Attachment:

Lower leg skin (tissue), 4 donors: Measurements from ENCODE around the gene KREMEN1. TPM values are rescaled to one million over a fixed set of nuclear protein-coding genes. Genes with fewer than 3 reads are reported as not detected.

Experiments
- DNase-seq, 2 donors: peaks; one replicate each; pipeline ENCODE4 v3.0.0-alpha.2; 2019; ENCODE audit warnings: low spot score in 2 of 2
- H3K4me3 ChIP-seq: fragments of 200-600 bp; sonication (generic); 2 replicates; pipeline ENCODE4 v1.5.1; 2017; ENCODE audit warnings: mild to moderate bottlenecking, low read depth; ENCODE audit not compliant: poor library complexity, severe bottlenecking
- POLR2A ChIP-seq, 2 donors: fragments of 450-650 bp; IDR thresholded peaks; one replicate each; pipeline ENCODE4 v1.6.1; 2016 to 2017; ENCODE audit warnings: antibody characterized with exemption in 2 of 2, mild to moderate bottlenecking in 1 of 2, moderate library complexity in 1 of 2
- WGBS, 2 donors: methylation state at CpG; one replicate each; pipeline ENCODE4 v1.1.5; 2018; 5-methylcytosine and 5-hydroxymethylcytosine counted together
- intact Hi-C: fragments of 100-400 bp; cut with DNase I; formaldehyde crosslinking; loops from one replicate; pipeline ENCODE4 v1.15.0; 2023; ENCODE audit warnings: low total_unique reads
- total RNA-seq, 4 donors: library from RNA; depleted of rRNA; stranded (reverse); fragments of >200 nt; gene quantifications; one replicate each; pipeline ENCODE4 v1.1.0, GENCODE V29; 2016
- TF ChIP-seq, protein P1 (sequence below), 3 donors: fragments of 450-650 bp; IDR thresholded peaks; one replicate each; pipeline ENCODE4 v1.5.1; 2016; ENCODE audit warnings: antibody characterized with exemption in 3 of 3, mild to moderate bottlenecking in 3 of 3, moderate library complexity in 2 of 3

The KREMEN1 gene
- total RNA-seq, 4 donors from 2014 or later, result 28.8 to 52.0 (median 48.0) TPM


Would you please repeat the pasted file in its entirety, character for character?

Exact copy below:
Lower leg skin (tissue), 4 donors: Measurements from ENCODE around the gene KREMEN1. TPM values are rescaled to one million over a fixed set of nuclear protein-coding genes. Genes with fewer than 3 reads are reported as not detected.

Experiments
- DNase-seq, 2 donors: peaks; one replicate each; pipeline ENCODE4 v3.0.0-alpha.2; 2019; ENCODE audit warnings: low spot score in 2 of 2
- H3K4me3 ChIP-seq: fragments of 200-600 bp; sonication (generic); 2 replicates; pipeline ENCODE4 v1.5.1; 2017; ENCODE audit warnings: mild to moderate bottlenecking, low read depth; ENCODE audit not compliant: poor library complexity, severe bottlenecking
- POLR2A ChIP-seq, 2 donors: fragments of 450-650 bp; IDR thresholded peaks; one replicate each; pipeline ENCODE4 v1.6.1; 2016 to 2017; ENCODE audit warnings: antibody characterized with exemption in 2 of 2, mild to moderate bottlenecking in 1 of 2, moderate library complexity in 1 of 2
- WGBS, 2 donors: methylation state at CpG; one replicate each; pipeline ENCODE4 v1.1.5; 2018; 5-methylcytosine and 5-hydroxymethylcytosine counted together
- intact Hi-C: fragments of 100-400 bp; cut with DNase I; formaldehyde crosslinking; loops from one replicate; pipeline ENCODE4 v1.15.0; 2023; ENCODE audit warnings: low total_unique reads
- total RNA-seq, 4 donors: library from RNA; depleted of rRNA; stranded (reverse); fragments of >200 nt; gene quantifications; one replicate each; pipeline ENCODE4 v1.1.0, GENCODE V29; 2016
- TF ChIP-seq, protein P1 (sequence below), 3 donors: fragments of 450-650 bp; IDR thresholded peaks; one replicate each; pipeline ENCODE4 v1.5.1; 2016; ENCODE audit warnings: antibody characterized with exemption in 3 of 3, mild to moderate bottlenecking in 3 of 3, moderate library complexity in 2 of 3

The KREMEN1 gene
- total RNA-seq, 4 donors from 2014 or later, result 28.8 to 52.0 (median 48.0) TPM